Elemental Masculine and Feminine

This year, my mosaic project took me into an exploration of the elemental masculine and feminine archetypes. This formed a lovely extension to the deep delve into the Wise Mother/Crone with which I started the year.

For some time I had been intending to create a Green Man mosaic. Growing up in the West of England, the Green Man motif was often present. For a child who loved the woods and the wilds, it was an image that resonated.

Wood Coat of Arms

There is also a ‘family connection’ so to speak. My maternal grandfather was a Wood. The Wood Coat of Arms is topped off with a Green-Man-derived ‘man of the woods’ crowned with oak leaves and bearing a club. This figure was the image used as crest both for family silver and for signet rings.


Just a note for clarity before I go any further. In referring to ‘God’ and ‘Goddess’, I am using these terms in the context of traditional symbolism and archetype. I am not suggesting that they are beings that I worship.

Exploring the elemental masculine and feminine

Before I start work on any mosaic there is always a phase of exploring ideas, images and concepts. I have always lived my life through symbol to some extent. So this becomes a process that involves intellectual ‘research’, exploring representations that relate to my theme, and soul-searching as to the meanings I am reaching for. I rarely know with absolute certainty where it will lead.

What was interesting this time was that it was soon clear to me that, if I was to create a Green Man, who was increasingly becoming a representation of masculine energy, I also had to create his feminine counterpart. As I worked, I also found that I wasn’t prepared to display either until both were finished. I have always been aware of the importance of balancing male and female traits and energies. In this work, that sense came through loud and clear.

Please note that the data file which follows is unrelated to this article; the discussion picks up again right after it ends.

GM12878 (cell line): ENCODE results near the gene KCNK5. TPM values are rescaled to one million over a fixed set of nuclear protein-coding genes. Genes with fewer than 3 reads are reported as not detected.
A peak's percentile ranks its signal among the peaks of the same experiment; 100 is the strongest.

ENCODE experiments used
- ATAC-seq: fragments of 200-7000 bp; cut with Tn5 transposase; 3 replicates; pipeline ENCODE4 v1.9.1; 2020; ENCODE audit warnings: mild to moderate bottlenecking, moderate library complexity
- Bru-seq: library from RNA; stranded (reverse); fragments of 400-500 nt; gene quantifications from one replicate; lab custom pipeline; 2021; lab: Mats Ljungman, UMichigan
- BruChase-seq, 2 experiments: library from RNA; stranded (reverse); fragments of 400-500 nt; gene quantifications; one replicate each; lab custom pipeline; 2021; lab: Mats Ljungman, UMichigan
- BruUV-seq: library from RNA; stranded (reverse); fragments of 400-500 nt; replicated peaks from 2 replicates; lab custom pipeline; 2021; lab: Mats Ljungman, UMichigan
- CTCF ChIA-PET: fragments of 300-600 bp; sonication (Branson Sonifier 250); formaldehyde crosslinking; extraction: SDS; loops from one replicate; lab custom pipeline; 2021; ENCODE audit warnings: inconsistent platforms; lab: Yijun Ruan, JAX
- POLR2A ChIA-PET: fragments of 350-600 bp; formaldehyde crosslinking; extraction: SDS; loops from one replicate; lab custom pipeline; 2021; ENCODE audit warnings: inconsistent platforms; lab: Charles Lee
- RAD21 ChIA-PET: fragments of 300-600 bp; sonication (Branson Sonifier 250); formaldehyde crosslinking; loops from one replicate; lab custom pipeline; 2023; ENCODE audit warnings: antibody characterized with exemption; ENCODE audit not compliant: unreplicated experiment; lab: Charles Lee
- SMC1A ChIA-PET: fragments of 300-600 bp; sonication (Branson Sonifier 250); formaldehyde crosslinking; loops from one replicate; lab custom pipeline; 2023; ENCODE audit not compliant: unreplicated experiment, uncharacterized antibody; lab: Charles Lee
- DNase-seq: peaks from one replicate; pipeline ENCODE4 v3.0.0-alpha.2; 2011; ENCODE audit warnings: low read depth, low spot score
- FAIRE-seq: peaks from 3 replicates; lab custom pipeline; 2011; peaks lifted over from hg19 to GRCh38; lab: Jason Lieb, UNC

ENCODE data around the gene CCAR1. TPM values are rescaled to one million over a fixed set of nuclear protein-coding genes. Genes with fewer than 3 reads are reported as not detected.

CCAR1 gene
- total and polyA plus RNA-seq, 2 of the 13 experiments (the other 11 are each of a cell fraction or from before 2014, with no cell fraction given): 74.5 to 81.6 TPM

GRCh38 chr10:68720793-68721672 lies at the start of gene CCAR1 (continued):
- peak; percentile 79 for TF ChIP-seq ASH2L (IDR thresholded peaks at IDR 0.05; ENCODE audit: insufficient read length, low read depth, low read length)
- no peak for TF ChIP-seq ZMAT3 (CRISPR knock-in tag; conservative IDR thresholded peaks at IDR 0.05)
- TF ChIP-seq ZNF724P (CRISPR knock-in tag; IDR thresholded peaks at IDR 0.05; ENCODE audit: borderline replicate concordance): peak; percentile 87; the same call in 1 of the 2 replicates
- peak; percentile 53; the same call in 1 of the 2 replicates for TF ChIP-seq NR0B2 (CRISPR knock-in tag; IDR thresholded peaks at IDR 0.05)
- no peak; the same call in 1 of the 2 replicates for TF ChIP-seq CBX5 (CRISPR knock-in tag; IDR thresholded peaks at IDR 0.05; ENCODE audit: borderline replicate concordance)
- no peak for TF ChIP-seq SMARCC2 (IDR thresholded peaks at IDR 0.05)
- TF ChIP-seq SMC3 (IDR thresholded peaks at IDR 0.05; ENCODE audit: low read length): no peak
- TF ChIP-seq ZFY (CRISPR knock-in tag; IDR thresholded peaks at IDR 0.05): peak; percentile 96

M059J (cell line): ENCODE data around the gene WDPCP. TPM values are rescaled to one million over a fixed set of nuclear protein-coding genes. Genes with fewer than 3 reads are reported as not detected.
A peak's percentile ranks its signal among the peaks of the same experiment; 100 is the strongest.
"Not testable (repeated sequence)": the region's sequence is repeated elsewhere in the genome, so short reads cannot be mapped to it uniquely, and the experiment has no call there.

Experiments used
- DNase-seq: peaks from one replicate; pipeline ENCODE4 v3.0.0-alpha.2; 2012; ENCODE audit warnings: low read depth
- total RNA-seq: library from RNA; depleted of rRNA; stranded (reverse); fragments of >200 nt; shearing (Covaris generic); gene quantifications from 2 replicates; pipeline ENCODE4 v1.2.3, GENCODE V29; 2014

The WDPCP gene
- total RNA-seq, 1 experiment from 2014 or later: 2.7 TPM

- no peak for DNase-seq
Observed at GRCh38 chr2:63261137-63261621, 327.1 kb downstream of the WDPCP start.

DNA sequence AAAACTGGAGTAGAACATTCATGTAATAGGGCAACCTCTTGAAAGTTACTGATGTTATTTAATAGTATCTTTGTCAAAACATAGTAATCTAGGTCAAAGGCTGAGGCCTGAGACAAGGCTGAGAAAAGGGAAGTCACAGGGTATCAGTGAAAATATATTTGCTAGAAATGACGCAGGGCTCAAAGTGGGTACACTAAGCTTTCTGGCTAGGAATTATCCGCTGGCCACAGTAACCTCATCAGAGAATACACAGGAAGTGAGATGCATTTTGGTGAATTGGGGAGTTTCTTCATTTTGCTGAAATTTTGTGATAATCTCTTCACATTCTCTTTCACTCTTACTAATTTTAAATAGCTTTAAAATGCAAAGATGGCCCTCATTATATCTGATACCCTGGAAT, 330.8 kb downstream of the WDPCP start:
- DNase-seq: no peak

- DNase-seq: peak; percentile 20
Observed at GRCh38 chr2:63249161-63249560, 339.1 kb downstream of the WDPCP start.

Concept Board

Masculine ‘God’

Researching the Green Man, what came to me was the overlap with Sun God symbolism. I listed the following phrases as key to my understanding of the elemental energy that I wanted to tap into:

  • Shining God
  • Light bringer
  • Life force
  • Revealer of Mysteries
  • Source of wisdom
  • Guardian
  • Cycles of renewal
Green Man/Sun God Mosaic

In creating my representation, I combined the Green Man with a Sun image. I tried to pick up Spring and Summer greens together with Autumn’s bronze and gold, honouring those ‘cycles of renewal’. I also wanted to access something both ‘ancient’ and ‘energetic’. There is even a hint of the ‘Horned God’.

Feminine ‘Goddess’

My Mother/Goddess image draws on classic Goddess symbolism. I have never, though, seen colour used this way. This form came to me during a group meditation. I had a strong sense of the way the Goddess connects to grounded, earth energy, deeply rooted. She has generative fire in her belly. But she also connects to Moon energy and to the ethereal. This connection is an incredibly powerful force.

As with the masculine image, I mapped out words and phrases that underpinned my conceptualization of the feminine:

  • Connection and relationship
  • Abundance
  • Fertility
  • Healing
  • Wisdom
  • Being
  • Spirit
  • Transformation
  • Nature
Mother/Goddess Mosaic

Distinct Energies

Working on these two pieces gave me an even deeper inner sense of the difference between these two energies. I believe all of us contain and have access to both. But I can see more clearly how these tend to play out in ‘male’ and ‘female’ behaviours and ways of being, which I hope increases my understanding of that ‘difference’. I definitely came away with a sense of the feminine as more grounded and connected, something we badly need.

That inner voice that insisted I could not create or display one without the other felt important. A world in which we truly integrate the elemental masculine and feminine would look so very different.

2 Replies to “Elemental Masculine and Feminine”

  1. Absolutely beautiful Gina! The meanings,feelings and understanding are so well portrayed and now set in such beautiful surroundings.xxx

  2. Thanks Alex! Whilst the act of creating pieces like this is nourishing and rewarding in and of itself, there is something special in knowing that one has been able to convey at least something of the impulse behind the work. For me it is much more important to feel that others have found some kind of resonance or meaning in things that I create than for them to be ‘liked’! xxxxx

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